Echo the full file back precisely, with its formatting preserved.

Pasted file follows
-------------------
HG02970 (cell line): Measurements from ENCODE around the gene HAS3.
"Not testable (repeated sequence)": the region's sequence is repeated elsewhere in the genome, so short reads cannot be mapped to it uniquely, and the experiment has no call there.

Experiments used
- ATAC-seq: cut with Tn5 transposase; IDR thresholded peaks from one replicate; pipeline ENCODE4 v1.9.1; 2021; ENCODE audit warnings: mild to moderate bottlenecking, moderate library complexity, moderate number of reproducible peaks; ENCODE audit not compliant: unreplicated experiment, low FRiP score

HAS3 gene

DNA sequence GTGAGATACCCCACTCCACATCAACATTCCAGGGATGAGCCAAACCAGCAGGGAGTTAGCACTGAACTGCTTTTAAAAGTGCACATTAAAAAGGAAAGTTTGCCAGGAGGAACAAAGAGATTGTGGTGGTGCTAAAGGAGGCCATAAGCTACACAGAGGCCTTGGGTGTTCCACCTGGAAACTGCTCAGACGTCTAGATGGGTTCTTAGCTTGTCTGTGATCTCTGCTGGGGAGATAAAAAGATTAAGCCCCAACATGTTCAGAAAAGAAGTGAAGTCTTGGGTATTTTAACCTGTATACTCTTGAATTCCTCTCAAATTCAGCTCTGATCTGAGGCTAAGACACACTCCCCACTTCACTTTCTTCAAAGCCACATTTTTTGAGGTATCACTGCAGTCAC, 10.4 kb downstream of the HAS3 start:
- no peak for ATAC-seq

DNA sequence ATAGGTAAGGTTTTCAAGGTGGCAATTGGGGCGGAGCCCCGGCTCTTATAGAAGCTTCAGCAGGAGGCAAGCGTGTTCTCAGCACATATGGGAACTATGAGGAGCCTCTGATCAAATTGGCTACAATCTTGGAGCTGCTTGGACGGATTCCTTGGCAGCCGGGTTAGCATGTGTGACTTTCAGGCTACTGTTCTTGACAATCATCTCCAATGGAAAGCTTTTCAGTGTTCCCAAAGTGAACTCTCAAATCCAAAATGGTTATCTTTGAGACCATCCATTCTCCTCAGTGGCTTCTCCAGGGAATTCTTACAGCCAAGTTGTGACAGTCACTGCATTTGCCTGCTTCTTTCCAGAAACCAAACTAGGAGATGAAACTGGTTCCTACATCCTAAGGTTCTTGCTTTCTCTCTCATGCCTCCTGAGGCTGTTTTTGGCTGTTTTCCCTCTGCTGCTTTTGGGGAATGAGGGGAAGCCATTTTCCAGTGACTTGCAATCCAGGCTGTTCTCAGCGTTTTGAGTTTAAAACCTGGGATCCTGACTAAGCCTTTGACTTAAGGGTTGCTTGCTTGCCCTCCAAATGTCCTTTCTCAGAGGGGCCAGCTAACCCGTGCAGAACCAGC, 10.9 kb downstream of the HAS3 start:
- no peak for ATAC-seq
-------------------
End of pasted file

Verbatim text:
HG02970 (cell line): Measurements from ENCODE around the gene HAS3.
"Not testable (repeated sequence)": the region's sequence is repeated elsewhere in the genome, so short reads cannot be mapped to it uniquely, and the experiment has no call there.

Experiments used
- ATAC-seq: cut with Tn5 transposase; IDR thresholded peaks from one replicate; pipeline ENCODE4 v1.9.1; 2021; ENCODE audit warnings: mild to moderate bottlenecking, moderate library complexity, moderate number of reproducible peaks; ENCODE audit not compliant: unreplicated experiment, low FRiP score

HAS3 gene

DNA sequence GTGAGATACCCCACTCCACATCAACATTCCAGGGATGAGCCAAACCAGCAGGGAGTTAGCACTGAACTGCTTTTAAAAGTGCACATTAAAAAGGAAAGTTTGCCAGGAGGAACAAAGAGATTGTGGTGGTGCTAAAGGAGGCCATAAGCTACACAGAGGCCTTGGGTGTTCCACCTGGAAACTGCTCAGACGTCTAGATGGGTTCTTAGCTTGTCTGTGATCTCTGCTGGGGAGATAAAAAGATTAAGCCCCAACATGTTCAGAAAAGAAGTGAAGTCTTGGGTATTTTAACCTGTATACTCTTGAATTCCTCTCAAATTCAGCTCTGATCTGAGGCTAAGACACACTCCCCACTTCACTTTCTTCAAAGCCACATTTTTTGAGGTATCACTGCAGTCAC, 10.4 kb downstream of the HAS3 start:
- no peak for ATAC-seq

DNA sequence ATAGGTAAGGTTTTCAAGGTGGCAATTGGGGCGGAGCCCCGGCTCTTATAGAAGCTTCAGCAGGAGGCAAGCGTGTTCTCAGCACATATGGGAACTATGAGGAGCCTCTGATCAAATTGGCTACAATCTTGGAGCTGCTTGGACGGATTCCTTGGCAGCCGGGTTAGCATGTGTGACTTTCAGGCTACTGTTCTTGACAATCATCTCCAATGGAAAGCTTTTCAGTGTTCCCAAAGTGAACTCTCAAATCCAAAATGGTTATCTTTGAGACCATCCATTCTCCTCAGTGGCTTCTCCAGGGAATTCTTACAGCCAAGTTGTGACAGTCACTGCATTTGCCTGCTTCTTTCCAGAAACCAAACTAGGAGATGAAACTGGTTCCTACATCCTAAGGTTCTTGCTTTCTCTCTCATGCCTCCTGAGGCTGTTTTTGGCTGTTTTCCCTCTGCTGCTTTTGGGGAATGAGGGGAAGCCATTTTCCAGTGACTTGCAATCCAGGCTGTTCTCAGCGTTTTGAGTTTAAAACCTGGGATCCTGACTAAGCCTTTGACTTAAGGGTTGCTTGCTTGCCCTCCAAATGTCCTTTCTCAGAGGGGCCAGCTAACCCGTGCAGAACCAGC, 10.9 kb downstream of the HAS3 start:
- no peak for ATAC-seq